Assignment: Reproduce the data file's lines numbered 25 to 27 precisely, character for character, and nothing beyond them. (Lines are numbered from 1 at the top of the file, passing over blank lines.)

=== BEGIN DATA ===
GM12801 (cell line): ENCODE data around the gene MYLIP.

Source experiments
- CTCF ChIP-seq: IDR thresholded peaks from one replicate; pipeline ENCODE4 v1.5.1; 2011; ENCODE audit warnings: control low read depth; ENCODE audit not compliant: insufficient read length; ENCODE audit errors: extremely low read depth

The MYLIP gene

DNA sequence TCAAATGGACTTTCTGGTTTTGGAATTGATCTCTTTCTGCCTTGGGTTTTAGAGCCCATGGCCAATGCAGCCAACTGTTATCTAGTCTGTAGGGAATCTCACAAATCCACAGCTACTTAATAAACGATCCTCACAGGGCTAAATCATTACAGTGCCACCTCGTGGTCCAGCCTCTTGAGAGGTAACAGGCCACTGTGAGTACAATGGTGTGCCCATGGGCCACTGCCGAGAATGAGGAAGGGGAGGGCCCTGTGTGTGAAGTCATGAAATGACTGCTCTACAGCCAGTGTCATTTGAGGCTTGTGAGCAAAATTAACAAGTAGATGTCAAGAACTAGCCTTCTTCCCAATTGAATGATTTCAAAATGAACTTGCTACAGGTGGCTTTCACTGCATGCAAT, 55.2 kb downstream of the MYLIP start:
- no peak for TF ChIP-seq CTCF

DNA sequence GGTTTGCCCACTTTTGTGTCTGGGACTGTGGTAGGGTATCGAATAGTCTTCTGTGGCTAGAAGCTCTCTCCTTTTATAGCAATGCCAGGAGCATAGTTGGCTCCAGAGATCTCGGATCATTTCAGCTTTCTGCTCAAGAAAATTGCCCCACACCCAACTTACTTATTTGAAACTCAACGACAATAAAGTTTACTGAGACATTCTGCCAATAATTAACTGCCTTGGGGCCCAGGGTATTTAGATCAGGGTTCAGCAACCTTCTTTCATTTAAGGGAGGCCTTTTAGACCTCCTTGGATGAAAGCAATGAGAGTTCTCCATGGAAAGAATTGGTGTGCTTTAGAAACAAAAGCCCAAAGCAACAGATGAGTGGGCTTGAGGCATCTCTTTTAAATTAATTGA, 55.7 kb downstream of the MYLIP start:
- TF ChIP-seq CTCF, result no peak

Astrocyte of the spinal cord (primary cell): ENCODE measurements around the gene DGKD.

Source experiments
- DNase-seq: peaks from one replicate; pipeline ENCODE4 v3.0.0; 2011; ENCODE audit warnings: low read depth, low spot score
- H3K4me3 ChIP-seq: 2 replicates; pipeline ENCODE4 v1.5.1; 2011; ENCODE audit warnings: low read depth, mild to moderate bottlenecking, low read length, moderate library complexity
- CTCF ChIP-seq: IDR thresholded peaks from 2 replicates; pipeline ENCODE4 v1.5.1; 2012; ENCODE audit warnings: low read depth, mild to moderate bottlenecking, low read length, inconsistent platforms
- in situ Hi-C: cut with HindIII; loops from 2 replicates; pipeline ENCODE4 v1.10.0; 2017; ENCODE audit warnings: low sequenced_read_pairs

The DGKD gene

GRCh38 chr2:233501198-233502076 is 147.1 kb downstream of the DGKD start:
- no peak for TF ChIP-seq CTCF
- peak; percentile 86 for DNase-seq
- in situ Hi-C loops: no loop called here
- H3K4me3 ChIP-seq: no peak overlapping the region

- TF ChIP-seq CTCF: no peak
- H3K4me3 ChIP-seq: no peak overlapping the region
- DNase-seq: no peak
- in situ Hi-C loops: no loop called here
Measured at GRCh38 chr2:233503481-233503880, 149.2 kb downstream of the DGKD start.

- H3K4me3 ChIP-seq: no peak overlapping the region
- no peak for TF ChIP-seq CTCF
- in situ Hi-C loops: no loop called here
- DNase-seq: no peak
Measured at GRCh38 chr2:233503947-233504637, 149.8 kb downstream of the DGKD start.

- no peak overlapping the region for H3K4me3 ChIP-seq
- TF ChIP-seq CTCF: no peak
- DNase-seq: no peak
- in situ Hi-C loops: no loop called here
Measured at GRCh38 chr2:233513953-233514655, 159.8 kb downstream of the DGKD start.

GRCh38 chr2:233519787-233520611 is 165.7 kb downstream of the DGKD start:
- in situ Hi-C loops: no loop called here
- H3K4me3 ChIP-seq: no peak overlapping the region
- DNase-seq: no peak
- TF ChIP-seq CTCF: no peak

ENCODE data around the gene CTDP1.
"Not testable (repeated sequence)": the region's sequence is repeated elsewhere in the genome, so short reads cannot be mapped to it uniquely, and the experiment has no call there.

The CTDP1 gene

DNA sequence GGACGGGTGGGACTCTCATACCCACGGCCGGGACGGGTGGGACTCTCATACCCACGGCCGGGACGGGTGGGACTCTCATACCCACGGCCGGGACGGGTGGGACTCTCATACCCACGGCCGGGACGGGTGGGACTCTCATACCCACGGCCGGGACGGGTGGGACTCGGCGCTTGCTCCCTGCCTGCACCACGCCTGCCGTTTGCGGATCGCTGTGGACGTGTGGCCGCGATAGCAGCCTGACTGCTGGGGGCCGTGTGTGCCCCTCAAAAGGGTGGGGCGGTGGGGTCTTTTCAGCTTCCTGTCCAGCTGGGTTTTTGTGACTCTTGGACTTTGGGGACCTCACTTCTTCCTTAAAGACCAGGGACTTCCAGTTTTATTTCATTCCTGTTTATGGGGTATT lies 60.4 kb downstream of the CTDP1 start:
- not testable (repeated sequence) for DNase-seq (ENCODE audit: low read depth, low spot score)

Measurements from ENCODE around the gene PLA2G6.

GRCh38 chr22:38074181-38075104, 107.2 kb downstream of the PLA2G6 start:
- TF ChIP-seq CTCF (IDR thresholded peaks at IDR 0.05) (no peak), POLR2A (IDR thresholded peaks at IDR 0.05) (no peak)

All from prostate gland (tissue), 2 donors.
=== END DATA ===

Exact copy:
Measured at GRCh38 chr2:233503481-233503880, 149.2 kb downstream of the DGKD start.

- H3K4me3 ChIP-seq: no peak overlapping the region
- no peak for TF ChIP-seq CTCF